The following is another example of how block
shipping takes place. Assume that in a 3-node
RAC cluster a typical block (of table
‘salesman’) is brought into Instance 3 by a
select operation of user C. Initially, the
instance acquires SL0 (shared lock with no past
image) and the same Block/Lock-element undergoes
many conversions as different users at different
instances handle it. The following operations
show a clear movement of the blocks among the
instances using cache fusion. It also shows the
complexity involved. Refer to Figures 2.14 and
Assumption: Transactions update with commit,
but there is no checkpoint until the end.
In Stage (1), the data block is read into the
buffer of Instance 3 and it opens with an SL0
mode (Shared Local without any past image):
select sales_rank from
salesman where salesid = 10;
This gives a value of 30. Thus, the data block
is protected by a resource in shared mode (S)
and its role is local (L). This indicates that
the block only exists in the local cache of
Data Block Shipping using Cache Fusion
In Stage (2), user B issues the same select
statement against the salesman table. Instance 2
will need the same block; therefore, the block
is shipped from Instance 3 to Instance 2 via the
cache fusion interconnect. There is no disk read
at this time. Both instances are in shared (S)
mode and the role is local (L). So far, no
buffer is dirtied.
In Stage (3), user B decides to update the row
and commit at Instance 2. The new sales rank is
24. At this stage, Instance 2 acquires XL0
(Exclusive Local) at Instance 2 and the share
lock is removed on Instance 3.
Update salesman set
sales_rank = 24
Where salesid = 10;
In Stage (4), user A decides to update on
Instance 1 the same row, and therefore the
block, with the sales rank value of 40. It finds
that the block is dirty in Instance 2.
Therefore, the data block is shipped to Instance
1 from Instance 2; however, a past image of the
data block is created on Instance 2 and the lock
mode is also converted to Null with a global
role. Instance 2 now has a NG1 (Null Global with
past image). At this time, Instance 1 will have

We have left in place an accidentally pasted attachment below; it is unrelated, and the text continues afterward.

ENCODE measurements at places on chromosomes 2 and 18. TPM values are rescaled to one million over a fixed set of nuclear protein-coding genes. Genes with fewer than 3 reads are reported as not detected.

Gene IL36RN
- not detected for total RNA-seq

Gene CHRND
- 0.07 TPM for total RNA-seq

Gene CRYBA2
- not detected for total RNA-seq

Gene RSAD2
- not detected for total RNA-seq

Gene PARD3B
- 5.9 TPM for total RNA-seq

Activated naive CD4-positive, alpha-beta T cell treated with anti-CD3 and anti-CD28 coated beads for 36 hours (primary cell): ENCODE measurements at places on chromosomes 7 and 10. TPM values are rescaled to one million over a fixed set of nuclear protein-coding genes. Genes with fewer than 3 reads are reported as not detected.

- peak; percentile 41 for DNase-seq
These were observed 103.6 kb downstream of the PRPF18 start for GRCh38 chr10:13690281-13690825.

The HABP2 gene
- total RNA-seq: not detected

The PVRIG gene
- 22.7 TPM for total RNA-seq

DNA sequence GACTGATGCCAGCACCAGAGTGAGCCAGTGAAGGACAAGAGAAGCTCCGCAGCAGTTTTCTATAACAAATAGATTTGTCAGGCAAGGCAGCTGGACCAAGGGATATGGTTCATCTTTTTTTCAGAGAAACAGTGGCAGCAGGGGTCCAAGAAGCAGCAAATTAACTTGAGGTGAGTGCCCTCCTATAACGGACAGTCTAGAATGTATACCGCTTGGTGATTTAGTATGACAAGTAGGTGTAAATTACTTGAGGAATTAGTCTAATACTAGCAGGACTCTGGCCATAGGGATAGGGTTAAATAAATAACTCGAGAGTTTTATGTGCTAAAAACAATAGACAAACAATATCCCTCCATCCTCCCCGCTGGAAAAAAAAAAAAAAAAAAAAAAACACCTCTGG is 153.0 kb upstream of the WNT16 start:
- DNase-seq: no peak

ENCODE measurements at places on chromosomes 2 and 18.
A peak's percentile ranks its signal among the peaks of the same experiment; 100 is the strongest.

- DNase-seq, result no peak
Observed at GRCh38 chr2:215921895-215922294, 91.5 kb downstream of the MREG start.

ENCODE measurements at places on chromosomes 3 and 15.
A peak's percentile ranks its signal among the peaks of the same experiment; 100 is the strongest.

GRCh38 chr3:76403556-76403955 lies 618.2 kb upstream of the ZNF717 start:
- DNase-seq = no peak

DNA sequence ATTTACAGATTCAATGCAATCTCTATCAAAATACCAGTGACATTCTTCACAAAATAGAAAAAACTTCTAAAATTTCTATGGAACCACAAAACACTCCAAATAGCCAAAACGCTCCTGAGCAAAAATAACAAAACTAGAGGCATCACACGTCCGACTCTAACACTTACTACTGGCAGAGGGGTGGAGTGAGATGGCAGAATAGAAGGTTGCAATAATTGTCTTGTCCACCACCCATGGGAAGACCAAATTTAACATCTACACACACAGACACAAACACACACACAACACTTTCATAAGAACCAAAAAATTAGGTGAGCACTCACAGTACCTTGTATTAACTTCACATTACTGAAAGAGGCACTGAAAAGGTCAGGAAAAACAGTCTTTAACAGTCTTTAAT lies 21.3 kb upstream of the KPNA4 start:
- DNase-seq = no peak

exclusive lock with global role (XG0).
In Stage (5), user C executes a select on
Instance 3 on the same row. The data block from
Instance 1 being the most recent copy, it is
shipped to Instance 3. As a result, the lock on
Instance 1 is converted to shared global with
past image (SG1). On the requesting instance
(Instance 1), the SG0 lock resource is created.
Select sales_rank from
Where salesid = 10;
Data Block Shipping Using Cache Fusion
In Stage (6), user B issues the same select
against the salesman table on Instance 2.
Instance 2 will request a consistent read
copy of the buffer from another instance, which
happens to be the current master.
Therefore, Instance 1 will ship the block to
Instance 2, where it will be acquired with SG1.
Then, at Instance 1, the lock will be converted
In Stage (7), user C on Instance C updates the
same row. Therefore, Instance 3 acquires an
exclusive lock and Instances 1 and 2 will be
downgraded to NG1 (Null global with past image).
Instance 3 will have exclusive mode with a
In Stage (8), the checkpoint is initiated and a
write to disk takes place at Instance 3.
Instance 1 and Instance 2 will discard their
past images. At Instance 3, the lock mode will
become exclusive with a local role.
The stages above illustrate that consistency is
maintained even though the same block is
requested at different levels. These operations
are transparent to the application. All the mode
and role conversions are handled by Oracle
without any human configuration.
If there are considerable cross-instance updates
and queries for the same set of blocks, blocks
are moved across without resorting to disk read
or disk writes. However, there will be
considerable lock conversions, which may be
expensive, though they are less expensive than